The Debeck staff is working together around a school goal involving increasing students’ engagement in mathematics and their ability to communicate their mathematical thinking. During our professional learning time together, we have looked at assessments the teachers have done with their students and analyzed the themes and findings across grade groups and across the school population.
In supporting their professional collaborative inquiry, I have spent two Thursday mornings in November in classrooms, collaborating with teachers around lessons that focus on communication. The school has used some funds for TTOCs so that teachers can be released from their classrooms to join in on the classroom experiences.
On November 12, I first visited Don Allison’s grades 6&7 class. Our first number talk was a simple two-digit addition question, to set the tone and expectations for the routine. We then moved to a question involving the addition of decimal numbers where I recorded the students’ different strategies. I then posted a new, related question and the students were asked to record their strategies in their math notebooks and then come up and add their ideas to the whiteboard.
The next class was Josie Zahn’s kindergarten class and we began with a flash and tell game with ten frames and then discussed a few more specifically – how did you see 7? is there a different way to see it? The students were then asked to continue to think about the quantity of 7 and used various materials to represent that amount. Some students also chose to record their representations in their notebooks.
The next two classes were Brent Hocking’s and Tara Johnson’s grades 4&5 classrooms where we focused on beginning multiplication number talks. We began with 7×8 to see how the students might explain different ways they could figure that out and then moving to the related question 14×8 and I recorded their different strategies for solving this. We then moved to some new but similar questions that students could choose from to record in their math notebooks with the prompt of using pictures, numbers and words to communicate their thinking. These students also enjoyed sharing their ideas on the whiteboard and comparing their approaches.
The following week on November 19, some of the roles of host teacher and visiting teacher flipped and I was in different classrooms. The teachers said they appreciated both lenses – seeing the lessons with their own students but also seeing them in other classrooms.
The day began in Karishma Poonawala’s grades 6&7 class and she was particularly interested in formats and prompts to use for math journalling. We began with a simple addition question, 37+29 to set the tone and expectations for a number talk. The students had been learning about fractions so I chose to try a proof. I wrote 1/2 + 3/4 = 2/3 + 2/3 and asked students if this was true or false and to support their claim. I chose these fractions very intentionally – wondering whether students would decompose 3/4 into a 1/2 and a 1/4 to add to 1/2 more easily and if students would add across numerators and denominators and end up with 4/6=4/6 which would reveal misconceptions about adding and understanding fractions that we could then move forward from.
Some students went right to common denominators to justify their claims while others relied on more intuitive or visual representations. Many students got part way with their proofs, stating that they knew 5/4 and 4/3 were not equal but were not sure how to explain why. The sharing of their approaches was rich in discussion and some a-ha moments for the students.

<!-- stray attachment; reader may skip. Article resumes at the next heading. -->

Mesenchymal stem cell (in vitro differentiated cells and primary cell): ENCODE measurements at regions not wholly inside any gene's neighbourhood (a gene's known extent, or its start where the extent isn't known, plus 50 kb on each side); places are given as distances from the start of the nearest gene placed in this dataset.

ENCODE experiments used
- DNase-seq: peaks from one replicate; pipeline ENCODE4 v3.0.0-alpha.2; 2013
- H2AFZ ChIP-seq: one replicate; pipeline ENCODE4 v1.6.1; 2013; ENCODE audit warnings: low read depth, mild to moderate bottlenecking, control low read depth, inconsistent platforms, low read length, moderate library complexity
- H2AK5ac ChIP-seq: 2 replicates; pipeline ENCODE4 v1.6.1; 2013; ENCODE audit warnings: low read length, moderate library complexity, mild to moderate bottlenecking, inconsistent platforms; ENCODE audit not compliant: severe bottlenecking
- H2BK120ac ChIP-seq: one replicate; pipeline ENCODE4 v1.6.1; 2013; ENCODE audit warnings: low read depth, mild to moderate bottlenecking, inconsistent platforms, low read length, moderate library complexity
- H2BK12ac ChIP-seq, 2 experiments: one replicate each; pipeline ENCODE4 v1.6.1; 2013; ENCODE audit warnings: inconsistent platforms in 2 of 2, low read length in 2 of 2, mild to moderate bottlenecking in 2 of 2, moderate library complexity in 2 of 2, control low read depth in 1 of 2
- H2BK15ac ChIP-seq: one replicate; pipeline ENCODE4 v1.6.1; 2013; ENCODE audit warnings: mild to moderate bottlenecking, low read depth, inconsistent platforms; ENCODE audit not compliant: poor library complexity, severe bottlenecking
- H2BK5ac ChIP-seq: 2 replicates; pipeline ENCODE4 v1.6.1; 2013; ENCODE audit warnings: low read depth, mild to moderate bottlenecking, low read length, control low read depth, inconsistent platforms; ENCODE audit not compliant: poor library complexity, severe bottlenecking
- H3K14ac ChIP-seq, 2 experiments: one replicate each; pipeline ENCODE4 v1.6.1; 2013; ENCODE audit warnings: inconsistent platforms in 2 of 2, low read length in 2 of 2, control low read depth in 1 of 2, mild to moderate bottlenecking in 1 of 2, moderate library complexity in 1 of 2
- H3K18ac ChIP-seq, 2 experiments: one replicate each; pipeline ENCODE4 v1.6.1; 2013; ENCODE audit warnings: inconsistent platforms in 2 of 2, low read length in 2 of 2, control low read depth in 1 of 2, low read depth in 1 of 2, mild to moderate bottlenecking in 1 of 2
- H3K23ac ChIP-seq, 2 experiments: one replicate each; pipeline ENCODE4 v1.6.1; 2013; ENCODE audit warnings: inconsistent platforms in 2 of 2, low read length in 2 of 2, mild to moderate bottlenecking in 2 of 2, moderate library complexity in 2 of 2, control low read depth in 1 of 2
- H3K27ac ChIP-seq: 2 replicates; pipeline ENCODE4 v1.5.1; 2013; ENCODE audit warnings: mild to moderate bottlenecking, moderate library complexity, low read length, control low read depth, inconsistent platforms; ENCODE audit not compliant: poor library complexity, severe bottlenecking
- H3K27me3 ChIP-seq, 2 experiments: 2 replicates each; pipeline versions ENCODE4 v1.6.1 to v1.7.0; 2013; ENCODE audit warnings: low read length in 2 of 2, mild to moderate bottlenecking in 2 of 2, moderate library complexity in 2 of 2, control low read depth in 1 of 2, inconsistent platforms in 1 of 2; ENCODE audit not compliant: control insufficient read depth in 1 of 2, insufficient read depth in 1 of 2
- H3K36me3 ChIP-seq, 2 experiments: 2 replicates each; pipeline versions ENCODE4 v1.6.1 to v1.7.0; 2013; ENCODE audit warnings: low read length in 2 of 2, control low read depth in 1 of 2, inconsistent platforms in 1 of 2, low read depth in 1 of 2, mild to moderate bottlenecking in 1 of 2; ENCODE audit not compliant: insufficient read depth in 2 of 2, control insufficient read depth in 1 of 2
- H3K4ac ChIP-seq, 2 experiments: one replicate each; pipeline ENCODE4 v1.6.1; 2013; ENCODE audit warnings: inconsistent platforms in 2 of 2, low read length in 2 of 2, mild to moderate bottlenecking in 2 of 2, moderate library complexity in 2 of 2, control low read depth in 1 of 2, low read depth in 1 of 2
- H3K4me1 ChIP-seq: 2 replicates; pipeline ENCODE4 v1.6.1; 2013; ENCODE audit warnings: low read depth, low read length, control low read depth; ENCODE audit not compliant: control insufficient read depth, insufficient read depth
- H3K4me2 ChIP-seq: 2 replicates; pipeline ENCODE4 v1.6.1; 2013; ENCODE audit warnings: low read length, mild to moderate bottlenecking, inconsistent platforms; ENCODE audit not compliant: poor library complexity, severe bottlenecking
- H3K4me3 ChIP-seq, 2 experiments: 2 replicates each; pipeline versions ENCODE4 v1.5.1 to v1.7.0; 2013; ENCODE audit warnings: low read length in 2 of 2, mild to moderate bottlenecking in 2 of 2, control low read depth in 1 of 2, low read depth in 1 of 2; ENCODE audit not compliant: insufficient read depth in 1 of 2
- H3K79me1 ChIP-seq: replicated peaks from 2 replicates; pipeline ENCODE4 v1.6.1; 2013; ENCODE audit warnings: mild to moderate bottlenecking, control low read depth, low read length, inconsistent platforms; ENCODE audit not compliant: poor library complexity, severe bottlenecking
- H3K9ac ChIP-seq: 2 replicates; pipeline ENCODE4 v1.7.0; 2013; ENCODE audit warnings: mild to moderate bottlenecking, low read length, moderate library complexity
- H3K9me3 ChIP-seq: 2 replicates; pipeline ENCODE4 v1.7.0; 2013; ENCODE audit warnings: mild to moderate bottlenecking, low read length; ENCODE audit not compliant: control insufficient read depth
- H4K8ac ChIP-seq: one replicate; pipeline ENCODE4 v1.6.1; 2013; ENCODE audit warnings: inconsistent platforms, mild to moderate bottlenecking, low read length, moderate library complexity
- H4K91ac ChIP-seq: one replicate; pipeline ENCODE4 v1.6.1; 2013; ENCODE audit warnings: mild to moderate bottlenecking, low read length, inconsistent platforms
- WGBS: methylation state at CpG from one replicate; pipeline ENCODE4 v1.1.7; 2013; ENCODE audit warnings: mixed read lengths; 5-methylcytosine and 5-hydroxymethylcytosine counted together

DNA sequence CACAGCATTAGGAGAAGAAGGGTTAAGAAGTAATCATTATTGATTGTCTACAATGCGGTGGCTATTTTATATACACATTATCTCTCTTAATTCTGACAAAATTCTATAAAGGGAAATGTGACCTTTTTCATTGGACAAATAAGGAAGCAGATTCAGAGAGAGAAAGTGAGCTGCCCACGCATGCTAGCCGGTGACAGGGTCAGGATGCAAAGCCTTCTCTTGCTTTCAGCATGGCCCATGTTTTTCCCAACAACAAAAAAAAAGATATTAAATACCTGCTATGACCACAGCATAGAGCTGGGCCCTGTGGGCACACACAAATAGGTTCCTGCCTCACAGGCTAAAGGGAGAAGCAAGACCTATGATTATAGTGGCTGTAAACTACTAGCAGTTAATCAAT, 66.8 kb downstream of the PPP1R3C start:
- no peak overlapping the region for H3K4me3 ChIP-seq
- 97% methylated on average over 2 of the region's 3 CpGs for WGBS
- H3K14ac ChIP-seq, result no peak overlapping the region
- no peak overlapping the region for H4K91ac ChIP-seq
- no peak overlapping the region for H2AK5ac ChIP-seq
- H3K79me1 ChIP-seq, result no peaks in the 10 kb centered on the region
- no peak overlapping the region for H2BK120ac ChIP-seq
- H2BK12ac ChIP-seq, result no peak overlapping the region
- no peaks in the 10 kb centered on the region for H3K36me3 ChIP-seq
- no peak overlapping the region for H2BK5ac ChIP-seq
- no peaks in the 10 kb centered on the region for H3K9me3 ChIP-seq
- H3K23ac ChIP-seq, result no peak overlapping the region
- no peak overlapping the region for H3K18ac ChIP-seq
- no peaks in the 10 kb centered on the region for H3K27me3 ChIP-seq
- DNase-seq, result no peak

Next stop was Shauna Hudson’s grade 1 class where we focused on some basic mental mathematics strategies – doubles and near doubles, making ten and bridging ten. The students then recorded their thinking for one question in their math journals.
And I love reading math love notes!
Then I returned to Brent Hocking’s grades 4&5 class where we co-taught a number talk. Brent began with a review of arrays as a way to think about multiplication and then moved to using repeated doubling and halving with multiplication. I built on what Brent had done with the students with another question and then we gave the students some questions to choose from to solve and record in their notebooks, and then contribute their ideas to the whiteboard. Such enthusiasm to get their strategies recorded!
In Kathy Yamasaki’s class, we focused on how students would communicate their thinking first orally and then in their math notebooks. We chose simple two-digit addition questions to focus on the different ways students could share their thinking. Many students solved the first question 27 + 54 by “lining up the numbers in my head” and using the traditional algorithm which is do-able with small numbers such as this but much more complicated if using three or four-digit numbers. We discussed how it was important that they had more than one way to solve questions like this and that by being able to think flexibly with numbers, it showed they had strong number sense. The students became quite creative and came up with several ways to solve this simple question.
Next I posed a similar question for students to solve and record (at least two different strategies) in their notebooks. Some students also chose to come up and record their approaches on the whiteboard.
After each set of classroom visits, we have made time over the lunch hour to debrief, compare what we noticed and plan what teachers will try next in their own classrooms. The teachers have commented on how much they appreciate hearing the language used during a number talk and different ways of eliciting students’ responses. I’m looking forward to hearing more about how number talks and math journalling are moving forward at Debeck!